I read the book years ago but I didn’t remember much of it and wanted to revisit it after playing the Wizard of Oz edition of Temple Run on my iPod (my brother got me hooked to those kinds of games). It was quite easy to settle into the story and follow Dorothy as she is transported from her home in Kansas to the land of the Munchkins and onward. Obviously it’s easy to recall the classic movie as you follow the book–I never watched it in its entirety and yet I know it–but there are obviously a few differences, namely that the shoes Dorothy took from the Wicked Witch of the East were silver, not ruby red 😛
The structure of the story and the fantastical elements were great and pretty tight, with a fable/fairy tale sort of structure and dialogue at times. That the author conjured elements up like the porcelain people in the south and winged monkeys that are commanded from a gold cup was pretty cool, not to mention the reveal regarding the Wizard of Oz himself. And Toto is so cute 😛
Overall, The Wondrous Wizard of Oz was a quick but fantastic read. I’m glad I revisited it 🙂
Madame de Treymes
By: Edith Wharton
An American in Paris at the turn of the nineteenth century, John Durham pays court to an old flame, Fanny Frisbee, now married to the dissolute Marquis de Malrive. Devoutly Catholic, Fanny’s husband is unlikely to grant her a divorce or relinquish custody of their young son, who is heir to the family title. When the Malrive family, urged by Fanny’s enigmatic sister-in-law, Madame de Treymes, agrees to a divorce, John must decide whether or not he will pursue a future with the woman he loves, but which forces her to give up her son.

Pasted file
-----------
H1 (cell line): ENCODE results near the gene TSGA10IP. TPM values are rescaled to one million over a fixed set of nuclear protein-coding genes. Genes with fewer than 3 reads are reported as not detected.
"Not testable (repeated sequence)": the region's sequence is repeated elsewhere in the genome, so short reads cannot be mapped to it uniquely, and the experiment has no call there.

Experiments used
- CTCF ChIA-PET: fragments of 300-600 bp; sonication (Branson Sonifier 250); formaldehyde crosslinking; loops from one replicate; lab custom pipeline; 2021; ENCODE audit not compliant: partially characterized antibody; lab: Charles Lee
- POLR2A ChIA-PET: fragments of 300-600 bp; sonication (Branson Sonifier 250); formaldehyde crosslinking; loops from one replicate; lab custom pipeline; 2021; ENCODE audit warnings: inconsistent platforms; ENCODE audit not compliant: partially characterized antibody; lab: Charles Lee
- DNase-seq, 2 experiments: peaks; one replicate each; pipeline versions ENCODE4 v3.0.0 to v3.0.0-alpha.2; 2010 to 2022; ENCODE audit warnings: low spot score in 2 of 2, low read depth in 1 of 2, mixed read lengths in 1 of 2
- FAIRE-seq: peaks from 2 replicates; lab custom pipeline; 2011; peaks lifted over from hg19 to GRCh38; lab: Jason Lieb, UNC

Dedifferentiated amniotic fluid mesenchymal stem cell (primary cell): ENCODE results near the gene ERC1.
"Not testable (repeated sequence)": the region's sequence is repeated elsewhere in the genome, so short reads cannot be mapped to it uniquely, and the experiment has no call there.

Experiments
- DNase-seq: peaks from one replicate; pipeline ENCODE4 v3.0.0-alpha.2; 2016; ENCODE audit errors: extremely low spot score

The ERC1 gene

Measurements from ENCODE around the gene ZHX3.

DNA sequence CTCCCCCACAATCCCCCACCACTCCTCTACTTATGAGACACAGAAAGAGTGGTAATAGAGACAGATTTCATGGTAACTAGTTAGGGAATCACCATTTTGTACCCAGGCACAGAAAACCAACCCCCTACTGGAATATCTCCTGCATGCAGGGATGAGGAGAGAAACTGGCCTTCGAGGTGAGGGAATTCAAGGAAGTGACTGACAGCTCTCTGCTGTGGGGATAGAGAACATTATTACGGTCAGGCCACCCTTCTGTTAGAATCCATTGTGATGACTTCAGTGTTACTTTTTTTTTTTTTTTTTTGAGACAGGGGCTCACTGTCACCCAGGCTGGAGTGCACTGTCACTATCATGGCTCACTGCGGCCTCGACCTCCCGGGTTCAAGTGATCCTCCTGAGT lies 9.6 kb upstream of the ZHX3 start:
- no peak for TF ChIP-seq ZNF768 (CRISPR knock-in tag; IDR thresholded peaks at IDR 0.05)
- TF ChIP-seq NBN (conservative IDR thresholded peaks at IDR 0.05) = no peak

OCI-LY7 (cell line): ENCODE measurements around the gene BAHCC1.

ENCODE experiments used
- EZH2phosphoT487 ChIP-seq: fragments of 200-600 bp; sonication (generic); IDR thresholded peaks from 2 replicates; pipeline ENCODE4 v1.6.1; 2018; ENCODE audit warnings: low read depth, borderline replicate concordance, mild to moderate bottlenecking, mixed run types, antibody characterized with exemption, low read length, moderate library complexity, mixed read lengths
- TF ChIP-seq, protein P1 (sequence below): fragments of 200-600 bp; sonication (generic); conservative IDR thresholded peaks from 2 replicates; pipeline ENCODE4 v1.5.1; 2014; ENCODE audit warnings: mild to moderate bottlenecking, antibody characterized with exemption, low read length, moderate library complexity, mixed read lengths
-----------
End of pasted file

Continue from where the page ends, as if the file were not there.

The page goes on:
Moving along with Edith Wharton’s bibliography, I read Madame de Treymes, which is a relatively short read. It was a curious read in which the drama is set in the backdrop of Paris in the nineteenth century. The highlight of this novella I think is Edith Wharton’s ability to present a conflict within a relationship in a way that’s simply put but at the same time has complex ramnifications: to the characters themselves, their relationship, and to the people around them. I admit, it was a bit of a slow slog to get to the actual confrontations, especially between John Durham and Madame de Treymes, which doesn’t happen until the end of the novel, but it’s well worth it when you get to it.
The ending is a little vague and abrupt, but nonetheless it’s a fascinating read. I wouldn’t necessarily recommend this story as a starting point for Edith Wharton’s works, but it’s great to pick up if you’re looking for a short classic to read.
By: Edith Wharton
Ethan Frome works his unproductive farm and struggles to maintain a bearable existence with his difficult, suspicious, and hypochondriac wife, Zeena. But when Zeena’s vivacious cousin enters their household as a “hired girl”, Ethan finds himself obsessed with her and with the possibilities for happiness she comes to represent.
I read this book early this year but never got around to typing up a review for it, probably because I didn’t really know what to write about it. It’s much darker than her other books, I think, and much more depressing (I can see why people may have hated it reading it in high school). Ethan Frome is pretty much trapped in his life and marriage to Zeena, who is absolutely horrible; I was having a hard time trying to emphathise with her and her own experiences. So I can see why Ethan was quite taken by the hired girl that comes to live with them. But like any Edith Wharton novel, there’s going to be tragedy, and the tragedy of this novel has quite a profound effect with the ending in which
Wow, just wow. I’m glad to have finally read it though, to see what everyone was talking about…
And those are my mini reviews for now! Have you read any of these titles? Would you read any of them at some point in the future?